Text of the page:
Norway has one of the greatest unused thorium resources in the world. According to Aftenposten’s report, FrP politician Ketil Solvik Olsen has long fought for greater research into how this element can be used to form uranium-233 and used in nuclear fission reactors. The waste from the use of thorium is less radioactive and safer because the chance of melting of thorium reactors is unlikely.
– Wind, solar and hydro power can never fill the need for increased energy production in the world. To reduce the emissions of greenhouse gases, uclear power has a central place. Until we have developed cost effective, global energy solutions based on renewable energy that can be deployed on a large scale, it will be beneficial to focus on nuclear power. In Germany, nuclear power is unfortunately replaced by coal and gas power. In a climate and local environment perspective, it is unfortunate, says Solvik Olsen.
Conservative Party politician Nikolai Astrup supports Olsen’s idea by suggesting Norway should do more research on thorium properties as fuel in nuclear power plants. But he adds that commercial production of energy based on thorium is not needed in Norway.
– We already have a surplus of renewable energy and has a significant potential to produce more renewable energy in the future. There is thus no reason to create new challenges with storing waste in Norway, says Astrup.
Liberals and Socailists Disagree
Liberal Party (Venstre) leader Trine Skei Grande finds the proposal by the two politicians skeptical. She notes that they highlight the beneficial aspects of nuclear power on climate but udnerestimate the long-term and unexpected consequences of storing nuclear waste from reactors.
Socialist Left Party (SV) ’s environmental and energy politics Lars Egeland agrees with Grande. He thinks that attempts to show nuclear force “green” is futile considering many deaths and diseases due to nuclear accident and he adds that the renewable energy sources are to replace both fossil fuels and nuclear energy in the near future.
– This is not an environmental dilemma, nuclear power is part of the environmental problem, not the solution, says Egeland.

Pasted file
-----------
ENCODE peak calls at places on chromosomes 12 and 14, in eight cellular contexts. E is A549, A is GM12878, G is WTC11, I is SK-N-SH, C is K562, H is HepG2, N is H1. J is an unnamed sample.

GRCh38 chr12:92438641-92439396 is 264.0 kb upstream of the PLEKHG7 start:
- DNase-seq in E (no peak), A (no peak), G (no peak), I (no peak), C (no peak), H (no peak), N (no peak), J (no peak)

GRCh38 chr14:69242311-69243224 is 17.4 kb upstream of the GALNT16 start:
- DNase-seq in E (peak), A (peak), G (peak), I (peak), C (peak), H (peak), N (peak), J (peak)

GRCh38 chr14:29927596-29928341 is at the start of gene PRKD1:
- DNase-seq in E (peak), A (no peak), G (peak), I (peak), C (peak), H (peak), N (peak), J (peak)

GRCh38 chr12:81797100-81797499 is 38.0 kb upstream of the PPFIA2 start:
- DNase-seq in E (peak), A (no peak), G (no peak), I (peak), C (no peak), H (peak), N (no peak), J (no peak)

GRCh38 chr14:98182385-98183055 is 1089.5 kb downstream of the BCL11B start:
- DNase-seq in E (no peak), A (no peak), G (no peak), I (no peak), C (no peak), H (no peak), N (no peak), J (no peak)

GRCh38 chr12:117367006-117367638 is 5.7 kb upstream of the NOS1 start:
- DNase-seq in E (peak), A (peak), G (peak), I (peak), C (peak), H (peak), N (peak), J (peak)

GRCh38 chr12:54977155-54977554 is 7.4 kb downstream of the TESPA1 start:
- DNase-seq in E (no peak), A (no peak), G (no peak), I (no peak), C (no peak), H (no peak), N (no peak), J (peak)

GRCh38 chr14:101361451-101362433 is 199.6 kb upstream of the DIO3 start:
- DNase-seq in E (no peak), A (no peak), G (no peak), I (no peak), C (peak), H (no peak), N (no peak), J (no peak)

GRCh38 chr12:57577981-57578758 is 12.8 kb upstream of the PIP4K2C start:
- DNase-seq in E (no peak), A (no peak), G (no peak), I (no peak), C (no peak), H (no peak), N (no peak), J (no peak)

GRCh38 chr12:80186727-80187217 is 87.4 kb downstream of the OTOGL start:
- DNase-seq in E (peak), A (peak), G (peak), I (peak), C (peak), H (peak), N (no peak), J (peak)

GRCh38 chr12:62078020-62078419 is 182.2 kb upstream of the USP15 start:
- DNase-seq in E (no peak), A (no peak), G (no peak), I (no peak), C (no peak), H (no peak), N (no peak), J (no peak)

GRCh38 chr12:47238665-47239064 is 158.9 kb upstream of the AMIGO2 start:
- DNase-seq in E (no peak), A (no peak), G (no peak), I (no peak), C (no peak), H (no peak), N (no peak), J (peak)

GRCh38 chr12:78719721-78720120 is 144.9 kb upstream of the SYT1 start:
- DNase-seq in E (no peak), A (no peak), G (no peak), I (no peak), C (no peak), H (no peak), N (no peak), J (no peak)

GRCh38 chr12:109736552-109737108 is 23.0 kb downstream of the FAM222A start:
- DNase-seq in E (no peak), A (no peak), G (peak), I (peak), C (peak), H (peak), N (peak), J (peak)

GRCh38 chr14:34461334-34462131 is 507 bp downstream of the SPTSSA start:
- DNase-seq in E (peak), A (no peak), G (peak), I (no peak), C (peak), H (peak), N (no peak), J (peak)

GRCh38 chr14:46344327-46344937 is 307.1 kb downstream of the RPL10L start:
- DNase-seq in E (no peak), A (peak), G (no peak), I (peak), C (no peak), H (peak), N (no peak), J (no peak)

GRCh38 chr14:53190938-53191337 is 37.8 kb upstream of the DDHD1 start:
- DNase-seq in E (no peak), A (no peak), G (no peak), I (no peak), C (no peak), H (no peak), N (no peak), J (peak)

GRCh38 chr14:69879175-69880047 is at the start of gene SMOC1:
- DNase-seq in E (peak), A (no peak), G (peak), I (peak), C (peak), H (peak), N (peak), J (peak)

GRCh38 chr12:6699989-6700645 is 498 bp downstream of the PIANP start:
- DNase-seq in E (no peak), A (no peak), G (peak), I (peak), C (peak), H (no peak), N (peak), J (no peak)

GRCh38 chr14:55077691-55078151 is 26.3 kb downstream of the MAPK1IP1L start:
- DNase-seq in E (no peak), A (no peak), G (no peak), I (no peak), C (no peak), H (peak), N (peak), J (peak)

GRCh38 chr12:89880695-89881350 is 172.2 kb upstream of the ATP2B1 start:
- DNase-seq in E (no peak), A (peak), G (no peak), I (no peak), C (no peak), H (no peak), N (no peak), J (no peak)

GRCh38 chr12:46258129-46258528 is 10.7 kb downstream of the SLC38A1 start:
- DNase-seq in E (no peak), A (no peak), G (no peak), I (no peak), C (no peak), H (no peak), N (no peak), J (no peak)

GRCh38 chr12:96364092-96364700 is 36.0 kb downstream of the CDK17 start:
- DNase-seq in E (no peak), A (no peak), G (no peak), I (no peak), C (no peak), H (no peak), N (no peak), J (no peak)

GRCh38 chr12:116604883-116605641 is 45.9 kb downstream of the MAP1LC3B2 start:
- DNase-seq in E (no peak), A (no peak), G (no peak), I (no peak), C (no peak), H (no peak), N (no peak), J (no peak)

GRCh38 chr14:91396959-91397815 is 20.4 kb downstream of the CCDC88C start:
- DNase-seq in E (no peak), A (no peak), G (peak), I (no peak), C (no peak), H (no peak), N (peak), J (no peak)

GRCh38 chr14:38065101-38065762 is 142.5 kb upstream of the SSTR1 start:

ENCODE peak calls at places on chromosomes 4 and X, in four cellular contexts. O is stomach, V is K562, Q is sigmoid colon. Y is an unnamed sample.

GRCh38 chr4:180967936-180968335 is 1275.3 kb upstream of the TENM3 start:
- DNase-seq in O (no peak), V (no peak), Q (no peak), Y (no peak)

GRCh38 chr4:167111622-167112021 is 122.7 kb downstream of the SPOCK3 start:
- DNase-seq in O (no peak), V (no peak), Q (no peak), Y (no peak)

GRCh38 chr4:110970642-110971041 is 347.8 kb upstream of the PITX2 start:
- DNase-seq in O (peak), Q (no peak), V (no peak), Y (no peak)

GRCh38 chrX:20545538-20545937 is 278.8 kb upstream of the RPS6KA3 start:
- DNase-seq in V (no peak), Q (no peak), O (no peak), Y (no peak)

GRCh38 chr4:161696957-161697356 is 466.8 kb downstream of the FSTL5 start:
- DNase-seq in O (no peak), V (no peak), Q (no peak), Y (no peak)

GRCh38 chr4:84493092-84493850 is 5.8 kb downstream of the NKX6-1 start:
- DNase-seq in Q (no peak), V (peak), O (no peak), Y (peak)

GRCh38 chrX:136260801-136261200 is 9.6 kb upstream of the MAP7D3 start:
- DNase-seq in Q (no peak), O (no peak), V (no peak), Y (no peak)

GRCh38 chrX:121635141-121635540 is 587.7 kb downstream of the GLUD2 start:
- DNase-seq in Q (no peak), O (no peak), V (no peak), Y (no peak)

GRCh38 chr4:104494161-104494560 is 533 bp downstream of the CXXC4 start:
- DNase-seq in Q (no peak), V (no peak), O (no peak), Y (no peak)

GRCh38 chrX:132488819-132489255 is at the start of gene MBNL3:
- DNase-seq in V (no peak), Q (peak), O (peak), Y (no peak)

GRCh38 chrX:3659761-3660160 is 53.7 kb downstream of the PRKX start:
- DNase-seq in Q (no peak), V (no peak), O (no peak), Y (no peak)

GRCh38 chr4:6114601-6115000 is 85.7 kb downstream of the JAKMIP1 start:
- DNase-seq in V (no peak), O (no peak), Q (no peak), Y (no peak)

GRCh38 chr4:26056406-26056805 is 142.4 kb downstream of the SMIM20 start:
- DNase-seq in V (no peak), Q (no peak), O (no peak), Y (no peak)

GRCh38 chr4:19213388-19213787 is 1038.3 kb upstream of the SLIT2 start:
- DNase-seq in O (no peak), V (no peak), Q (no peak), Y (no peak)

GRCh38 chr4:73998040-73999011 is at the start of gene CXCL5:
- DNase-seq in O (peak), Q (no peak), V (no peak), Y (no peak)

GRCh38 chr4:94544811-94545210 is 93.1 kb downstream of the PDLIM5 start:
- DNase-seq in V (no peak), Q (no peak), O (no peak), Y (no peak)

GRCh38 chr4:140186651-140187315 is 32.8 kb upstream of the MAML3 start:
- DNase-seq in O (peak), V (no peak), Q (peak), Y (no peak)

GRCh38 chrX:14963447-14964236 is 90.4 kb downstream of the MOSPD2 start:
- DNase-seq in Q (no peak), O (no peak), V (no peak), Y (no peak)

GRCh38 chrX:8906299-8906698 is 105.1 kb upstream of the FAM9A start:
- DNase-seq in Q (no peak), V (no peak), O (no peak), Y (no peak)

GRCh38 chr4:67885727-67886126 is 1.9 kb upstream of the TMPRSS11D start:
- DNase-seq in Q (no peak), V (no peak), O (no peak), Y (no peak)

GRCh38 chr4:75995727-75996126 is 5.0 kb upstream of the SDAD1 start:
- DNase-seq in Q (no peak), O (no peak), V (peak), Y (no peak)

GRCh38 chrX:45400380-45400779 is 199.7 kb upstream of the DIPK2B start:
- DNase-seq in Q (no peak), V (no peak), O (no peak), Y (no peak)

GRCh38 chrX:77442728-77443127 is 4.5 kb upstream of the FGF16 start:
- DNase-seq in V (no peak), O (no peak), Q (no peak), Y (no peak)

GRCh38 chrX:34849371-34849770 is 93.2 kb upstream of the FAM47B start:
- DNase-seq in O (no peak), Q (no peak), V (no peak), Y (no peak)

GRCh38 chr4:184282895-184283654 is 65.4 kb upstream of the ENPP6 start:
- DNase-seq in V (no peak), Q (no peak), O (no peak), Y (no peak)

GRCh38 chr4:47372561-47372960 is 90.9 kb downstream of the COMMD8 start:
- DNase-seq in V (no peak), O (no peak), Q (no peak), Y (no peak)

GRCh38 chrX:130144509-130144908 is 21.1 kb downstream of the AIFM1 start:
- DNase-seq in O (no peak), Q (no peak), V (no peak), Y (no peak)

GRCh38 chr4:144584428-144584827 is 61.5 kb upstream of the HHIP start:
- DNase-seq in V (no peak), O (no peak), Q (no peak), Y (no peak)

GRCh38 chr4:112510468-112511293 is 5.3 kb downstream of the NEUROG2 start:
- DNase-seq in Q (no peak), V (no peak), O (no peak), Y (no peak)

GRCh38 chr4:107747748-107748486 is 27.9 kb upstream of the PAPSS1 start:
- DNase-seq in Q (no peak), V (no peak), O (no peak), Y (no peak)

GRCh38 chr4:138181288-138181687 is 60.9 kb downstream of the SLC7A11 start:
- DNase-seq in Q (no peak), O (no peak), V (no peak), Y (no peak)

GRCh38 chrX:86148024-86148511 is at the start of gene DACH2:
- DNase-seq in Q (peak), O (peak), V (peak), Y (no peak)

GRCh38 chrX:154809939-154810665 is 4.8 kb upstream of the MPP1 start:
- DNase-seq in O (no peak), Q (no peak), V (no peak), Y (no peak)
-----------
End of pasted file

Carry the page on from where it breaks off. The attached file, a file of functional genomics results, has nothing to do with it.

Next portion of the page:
About Thorium and Its Use in the World
Thorium is a naturally occurring radioactive chemical element. It was discovered in 1828 by the Norwegian mineralogist Morten Thrane Esmark and identified by the Swedish chemist Jöns Jakob Berzelius and named after Thor, the Norse god of thunder.
Thorium produces a radioactive gas, radon-220, as one of its decay products. In nature, virtually all thorium is found as thorium-232, which undergoes alpha decay with a half-life of about 14.05 billion years. Other isotopes of thorium are short-lived intermediates in the decay chains of higher elements, and only found in trace amounts. Thorium is estimated to be about three to four times more abundant than uranium in the Earth’s crust, and is chiefly refined from monazite sands as a by-product of extracting rare earth metals.
Thorium was once commonly used as the light source in gas mantles and as an alloying material, but these applications have declined due to concerns about its radioactivity. Thorium is also used as an alloying element in nonconsumable TIG welding electrodes.
Canada, China, Germany, India, the Netherlands, the United Kingdom and the United States have experimented with using thorium as a substitute nuclear fuel in nuclear reactors. When compared to uranium, there is a growing interest in developing a thorium fuel cycle due to its greater safety benefits, absence of non-fertile isotopes and its higher occurrence and availability. India’s three stage nuclear power programme is possibly the most well known and well funded of such efforts.